Coronavirus upends high school sports
The coronavirus, or COVID-19, has brought significant disruption to “life as we know it” around the world.
In a matter of days, the sports world and many local student-athletes have seen their spring sports seasons upended by the spread of the virus.
It started with playing without fans, to outright cancellations of a multi-billion dollar industry.
Down went the NBA first. Then, like dominos, they all started falling – the SEC basketball tournament, March Madness and Spring Training. Then came delays to the opening of the Major League Baseball, NASCAR and the Masters.
Friday the Alabama High School Athletic Association suspended sports – at least temporarily. Local high school teams were trying to cram in as many games as possible before the end of the day March 17, when the suspension went into effect.
With things changing literally by the hour, no one knows when– or if – high school sports will restart.
High school seniors are coping with the real possibility of their careers being over.
“It honestly doesn’t feel real,” said Belgreen softball player Katie Dempsey. “It’s crazy to think that even if we do get to play again, I am still going to have three weeks where we cannot play or even practice. It all happened so fast, and I never imagined my senior year going this way.
“We were going to Gulf Shores to play in a tournament during Spring Break, and now that’s cancelled. I don’t think it has fully sunk in that most, and possibly all, of my senior year has been taken away so unexpectedly.”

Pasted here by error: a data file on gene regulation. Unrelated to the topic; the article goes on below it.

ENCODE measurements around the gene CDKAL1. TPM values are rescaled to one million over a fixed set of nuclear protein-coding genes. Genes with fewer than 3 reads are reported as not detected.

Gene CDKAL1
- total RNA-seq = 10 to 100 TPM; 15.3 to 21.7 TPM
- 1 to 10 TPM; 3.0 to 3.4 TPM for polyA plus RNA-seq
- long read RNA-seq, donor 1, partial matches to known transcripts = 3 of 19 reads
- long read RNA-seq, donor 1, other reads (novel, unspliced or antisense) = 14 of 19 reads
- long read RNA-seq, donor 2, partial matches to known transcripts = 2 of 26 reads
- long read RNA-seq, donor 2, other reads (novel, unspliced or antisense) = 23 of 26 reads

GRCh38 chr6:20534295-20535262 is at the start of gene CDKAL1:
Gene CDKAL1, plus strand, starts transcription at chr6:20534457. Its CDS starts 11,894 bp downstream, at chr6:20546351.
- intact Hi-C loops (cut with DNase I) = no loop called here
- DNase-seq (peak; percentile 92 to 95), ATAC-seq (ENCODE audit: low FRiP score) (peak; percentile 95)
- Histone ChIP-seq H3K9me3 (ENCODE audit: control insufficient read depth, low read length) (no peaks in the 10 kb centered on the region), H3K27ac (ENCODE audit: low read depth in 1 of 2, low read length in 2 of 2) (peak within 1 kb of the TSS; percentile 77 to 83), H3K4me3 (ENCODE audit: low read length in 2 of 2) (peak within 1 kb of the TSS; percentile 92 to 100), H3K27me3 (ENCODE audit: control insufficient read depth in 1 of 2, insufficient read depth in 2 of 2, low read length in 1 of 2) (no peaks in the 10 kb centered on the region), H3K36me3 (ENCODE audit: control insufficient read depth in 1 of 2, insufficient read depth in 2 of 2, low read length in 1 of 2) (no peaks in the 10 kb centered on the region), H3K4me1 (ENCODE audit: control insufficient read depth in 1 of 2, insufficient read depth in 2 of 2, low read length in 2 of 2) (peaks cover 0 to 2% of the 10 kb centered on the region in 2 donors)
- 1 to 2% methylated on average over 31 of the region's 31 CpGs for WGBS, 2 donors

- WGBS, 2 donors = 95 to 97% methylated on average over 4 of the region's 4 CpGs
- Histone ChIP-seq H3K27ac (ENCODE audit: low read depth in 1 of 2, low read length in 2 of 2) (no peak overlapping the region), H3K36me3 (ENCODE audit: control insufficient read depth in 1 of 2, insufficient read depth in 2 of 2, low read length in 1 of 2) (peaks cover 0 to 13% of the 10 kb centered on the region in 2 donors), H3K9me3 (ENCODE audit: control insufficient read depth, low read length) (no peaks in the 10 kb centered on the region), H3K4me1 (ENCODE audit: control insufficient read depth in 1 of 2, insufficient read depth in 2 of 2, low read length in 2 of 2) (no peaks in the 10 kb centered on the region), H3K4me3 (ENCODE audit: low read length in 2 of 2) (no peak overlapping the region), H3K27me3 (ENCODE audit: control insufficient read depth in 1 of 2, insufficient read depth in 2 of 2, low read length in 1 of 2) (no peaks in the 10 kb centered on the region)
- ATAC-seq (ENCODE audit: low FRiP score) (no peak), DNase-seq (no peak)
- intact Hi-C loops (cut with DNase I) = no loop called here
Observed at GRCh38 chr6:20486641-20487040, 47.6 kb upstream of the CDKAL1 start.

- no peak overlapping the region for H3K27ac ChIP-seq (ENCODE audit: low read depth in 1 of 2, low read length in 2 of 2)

Phil Campbell catcher and cleanup hitter Rilan Garrison said he still hasn’t processed that his season and career could be over.
“Obviously it is a tough pill to swallow, and it’s not going to get any better,” said Garrison. “I know things don’t always go the way we want it to, and I’ve accepted that, but I just hope we are able to play our playoffs if anything. I know I’m a senior, but I don’t think I’ve processed that this is really the end yet – partially because it happened all of a sudden.
“Two weeks ago we are starting the season with high hopes of winning state, and now we’re just hoping we can even play for state,” he added. “I played Saturday (against East Lawrence) like it was any other game and made jokes about how it could be my last but never thought it would really come to this.
“Maybe it won’t end this way. If it does, then all I can do is appreciate the time I have been blessed with to play baseball.”
Russellville softball centerfielder A.J. Taylor said it hit her when they were cleaning out their lockers at their softball facility.
“I’ve had the same locker for four years, and I shouldn’t have had to clean it out until May,” said Taylor. “I came out of there with four Walmart bags full of stuff, and I’m keeping it in the trunk of my car until we can go back in there.
“We were all shedding tears because it just seems so unreal that something like this would possibly happen,” she said. “I’ve been seeing tweets about college kids talking about their last at bat. Well, mine was a strikeout because I’ve been in a slump.
“I would rather that not be the end of my senior year.”
Vina baseball player Braden Moomaw echoed the disappointment.
“I hate it for my teammates and my fellow seniors,” said Moomaw. “We’ve been giving it everything we’ve got this season, and we have an amazing coach. I hate it that the season might be over. That is my family, and I would do anything for those guys. We have had big goals, and things haven’t gone our way this year.
“You can’t take anything for granted. It all happened so fast.”
The AHSAA will reevaluate all spring sports during the suspension in play and hopefully have a plan when schools are scheduled to start back April 6.
Hopefully, that will be the case.
Hopefully, the virus will be under control and life can get back to normal for so many.
Hopefully, these seniors can recapture at least some of what they’ve lost.